Boxing Day brought no relief for tens of thousands of Canadians heading into a fifth day without power following an ice storm that crippled part of Ontario, Quebec and the Maritimes.
In Toronto, the double-digit freezing temperatures finally let up Thursday morning, but an snowfall early in the day exacerbated the problem of restoring electricity to more than 48,000 homes that remained in the dark at 7 p.m.
Toronto Hydro declined to provide a timeline to complete the restoration, with Environment Canada issuing a special weather statement in anticipation of increasing winds in the "regions most affected by the ice storm" that could bring more tree limbs down onto power lines.
The utility said it had received 38,000 calls Wednesday - 10 times what it receives on an average day.
In other areas of the province serviced by Hydro One, Powerstream and Veridian Connections, another 7,500 or so homes were still dealing with outages at about 11:30 p.m. Thursday.
Progress was also slow in New Brunswick, where the power went on and off for some of the 18,000 or so customers NB Power was trying to restore. And the problem could go on for days yet, with "significant snow and strong winds" expected in the region, according to Environment Canada.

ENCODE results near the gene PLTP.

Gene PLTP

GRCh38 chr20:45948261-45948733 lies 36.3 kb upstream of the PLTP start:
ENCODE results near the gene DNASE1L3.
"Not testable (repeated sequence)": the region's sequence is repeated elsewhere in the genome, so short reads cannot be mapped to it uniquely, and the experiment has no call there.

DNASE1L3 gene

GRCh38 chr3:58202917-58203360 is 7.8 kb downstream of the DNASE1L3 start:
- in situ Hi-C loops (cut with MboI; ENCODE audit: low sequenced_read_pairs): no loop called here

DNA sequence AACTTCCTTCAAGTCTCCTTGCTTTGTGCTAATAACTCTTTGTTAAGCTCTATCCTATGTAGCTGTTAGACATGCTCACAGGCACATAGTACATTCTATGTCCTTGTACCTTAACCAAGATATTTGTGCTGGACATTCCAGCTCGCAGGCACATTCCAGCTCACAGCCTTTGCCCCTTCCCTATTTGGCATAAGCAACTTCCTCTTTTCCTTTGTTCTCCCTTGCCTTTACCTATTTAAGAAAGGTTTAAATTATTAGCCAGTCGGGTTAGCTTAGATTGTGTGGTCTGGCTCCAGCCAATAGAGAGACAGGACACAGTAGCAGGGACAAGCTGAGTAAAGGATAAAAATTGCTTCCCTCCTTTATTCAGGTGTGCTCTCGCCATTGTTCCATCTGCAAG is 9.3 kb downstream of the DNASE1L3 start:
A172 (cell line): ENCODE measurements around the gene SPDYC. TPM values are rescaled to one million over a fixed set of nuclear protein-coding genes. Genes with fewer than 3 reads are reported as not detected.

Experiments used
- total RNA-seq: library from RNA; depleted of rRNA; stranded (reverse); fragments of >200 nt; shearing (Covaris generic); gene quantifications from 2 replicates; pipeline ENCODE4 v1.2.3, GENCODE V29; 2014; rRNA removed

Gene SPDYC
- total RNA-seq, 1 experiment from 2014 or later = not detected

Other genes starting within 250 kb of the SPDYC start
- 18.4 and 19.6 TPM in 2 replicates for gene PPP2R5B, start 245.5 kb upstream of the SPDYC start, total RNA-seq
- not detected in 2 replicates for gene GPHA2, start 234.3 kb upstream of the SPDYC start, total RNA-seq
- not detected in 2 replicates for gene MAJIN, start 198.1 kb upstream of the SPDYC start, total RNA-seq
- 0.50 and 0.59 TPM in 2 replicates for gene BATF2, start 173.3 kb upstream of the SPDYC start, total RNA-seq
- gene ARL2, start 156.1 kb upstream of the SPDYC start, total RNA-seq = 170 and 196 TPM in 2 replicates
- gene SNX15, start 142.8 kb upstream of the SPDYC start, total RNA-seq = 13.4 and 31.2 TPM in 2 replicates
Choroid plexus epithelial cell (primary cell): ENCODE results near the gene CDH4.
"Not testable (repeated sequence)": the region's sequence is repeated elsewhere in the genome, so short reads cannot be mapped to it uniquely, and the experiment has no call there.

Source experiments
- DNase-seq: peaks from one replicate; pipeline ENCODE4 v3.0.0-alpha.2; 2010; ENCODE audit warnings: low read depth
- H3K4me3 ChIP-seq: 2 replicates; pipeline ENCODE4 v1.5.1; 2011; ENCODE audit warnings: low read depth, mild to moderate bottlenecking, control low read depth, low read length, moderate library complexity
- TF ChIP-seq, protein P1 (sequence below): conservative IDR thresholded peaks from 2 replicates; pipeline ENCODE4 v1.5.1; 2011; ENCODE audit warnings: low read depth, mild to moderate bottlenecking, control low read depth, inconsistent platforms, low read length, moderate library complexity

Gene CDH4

Hydro-Quebec reported about 7,000 homes were still affected as of Thursday afternoon.
The fallout from the sustained bad weather and power outages was more than just inconvenient - it was fatal.
A 54-year-old east-end Toronto man died in a car fire Christmas morning. He was reportedly climbed into the vehicle to stay warm.
On Monday, a man and his mother died in Newcastle, Ont., after using a generator for power in a garage attached to his home.
Several people in Toronto were taken to hospital to be treated for carbon monoxide poisoning after burning charcoal inside their homes to keep warm.